We don’t even remember when we adopted the identity. It was just a natural response to the world we live in. Wokespeak derives from a series of individual campaigns for separate causes, like the Palestinians, abortion, climate change, and gay rights. But these issues (admittedly, unrelated) were cleverly merged into an ideology, articulated in a new language. Like a knowledge of Latin and Greek in eighteenth century Britain, command of wokespeak now often leads to fame and fortune. Fluency is proof of membership of the elite.
Workington schools still do their best to fit their pupils for the world of work, but that’s steadily less useful there: we have done our best to take the work out of Workington. Far better to outsource manufacturing to China, where the carbon emissions don’t count as part of the UK’s figures.
We have a higher calling: the University of Wokeington fits its graduates for the world of woke. Nine out of ten of its academics are militant wokeists (we did have a prominent Conservative professor, but he was squeezed out; diversity has its limits). How could the young vote Conservative, after such a value-based education?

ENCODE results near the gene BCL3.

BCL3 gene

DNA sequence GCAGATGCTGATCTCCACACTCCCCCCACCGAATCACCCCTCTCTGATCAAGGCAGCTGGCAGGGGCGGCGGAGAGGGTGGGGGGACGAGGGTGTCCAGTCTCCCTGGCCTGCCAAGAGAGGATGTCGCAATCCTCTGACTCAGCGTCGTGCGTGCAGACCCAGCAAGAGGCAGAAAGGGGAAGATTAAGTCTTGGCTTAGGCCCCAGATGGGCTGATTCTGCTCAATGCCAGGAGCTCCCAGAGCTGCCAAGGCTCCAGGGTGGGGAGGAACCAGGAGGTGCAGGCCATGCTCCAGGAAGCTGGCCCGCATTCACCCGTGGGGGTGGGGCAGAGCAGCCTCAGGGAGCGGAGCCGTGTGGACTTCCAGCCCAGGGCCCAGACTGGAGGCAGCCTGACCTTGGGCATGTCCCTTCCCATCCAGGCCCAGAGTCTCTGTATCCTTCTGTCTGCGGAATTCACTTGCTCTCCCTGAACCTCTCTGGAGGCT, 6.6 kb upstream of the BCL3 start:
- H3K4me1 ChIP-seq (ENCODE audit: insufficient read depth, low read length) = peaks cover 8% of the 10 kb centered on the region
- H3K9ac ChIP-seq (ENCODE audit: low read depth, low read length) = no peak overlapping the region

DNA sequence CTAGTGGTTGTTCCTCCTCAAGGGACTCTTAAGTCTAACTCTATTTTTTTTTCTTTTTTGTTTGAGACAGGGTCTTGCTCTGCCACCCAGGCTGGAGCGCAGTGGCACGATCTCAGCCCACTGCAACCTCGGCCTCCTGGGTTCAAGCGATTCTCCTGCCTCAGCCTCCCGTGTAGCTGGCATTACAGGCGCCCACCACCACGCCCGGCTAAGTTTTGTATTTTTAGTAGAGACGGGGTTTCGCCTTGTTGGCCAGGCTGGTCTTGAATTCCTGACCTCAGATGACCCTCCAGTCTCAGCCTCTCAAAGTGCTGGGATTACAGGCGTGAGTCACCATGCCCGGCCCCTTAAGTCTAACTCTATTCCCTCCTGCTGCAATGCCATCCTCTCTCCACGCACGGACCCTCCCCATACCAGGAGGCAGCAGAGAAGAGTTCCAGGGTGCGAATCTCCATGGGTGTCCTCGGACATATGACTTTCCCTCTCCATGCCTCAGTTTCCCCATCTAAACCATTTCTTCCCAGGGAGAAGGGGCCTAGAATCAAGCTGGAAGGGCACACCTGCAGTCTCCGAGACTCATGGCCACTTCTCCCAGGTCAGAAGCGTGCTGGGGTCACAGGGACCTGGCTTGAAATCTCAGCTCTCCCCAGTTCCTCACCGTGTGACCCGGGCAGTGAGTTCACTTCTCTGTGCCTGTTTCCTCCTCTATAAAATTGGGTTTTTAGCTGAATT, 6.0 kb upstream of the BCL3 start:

Wokeington is now a power in the land. The service economy is a perfect environment for us. We dominate the media, the BBC, the quangos, the universities, the Supreme Court. From these commanding heights of the post-industrial economy, we terrorise the Conservatives. When addressed in the new language of wokespeak, they run a mile (or, as we say, a kilometre). When wokeist issues arise, they capitulate; they know in advance that they can’t deal with them.
Once, the Conservatives learned how to reply to Marxist economics, but all that is long in the past. The doctrines of wokeism explain how our post-imperial, post-industrial, post-patriarchalist, post-sexist neighbourhood really works. In the new language of identity politics, wokespeak has a crucial advantage: it combines identity with unarguable virtue. Hardly anyone notices when a new outlet is captured for wokeism, like the Thought for the Day slot: there’s no contrast with the reliably woke Today programme.
The general election of 2019 was a setback, yes; but take a wider view, and you will appreciate that it aligned the Conservative Party irretrievably with the declining world of Workington. Its citizens won this battle, but Wokeington is now certain to win the war. Wokeington, diverse, inclusive, victimhood culture, is the future.
Oh, and Brexit? No need to worry about that. We still staff the civil service, and will ensure that the slogan of 2020 (behind closed doors) will be ‘Get Brino Done’. Almost all the graduates of the University of Wokeington are Rejoiners, and they will lead us back to membership of the United States of Europe after a decade or two. Indeed, the UK’s temporary absence will accelerate the EU’s drive towards federal unity.
Meanwhile, we can be confident that the future is ours. Wokeington is steadily growing in numbers and moral authority; Workington is steadily shrinking. As Shelley, our favourite poet, justified a threat of revolution: ‘Ye are many – they are few’.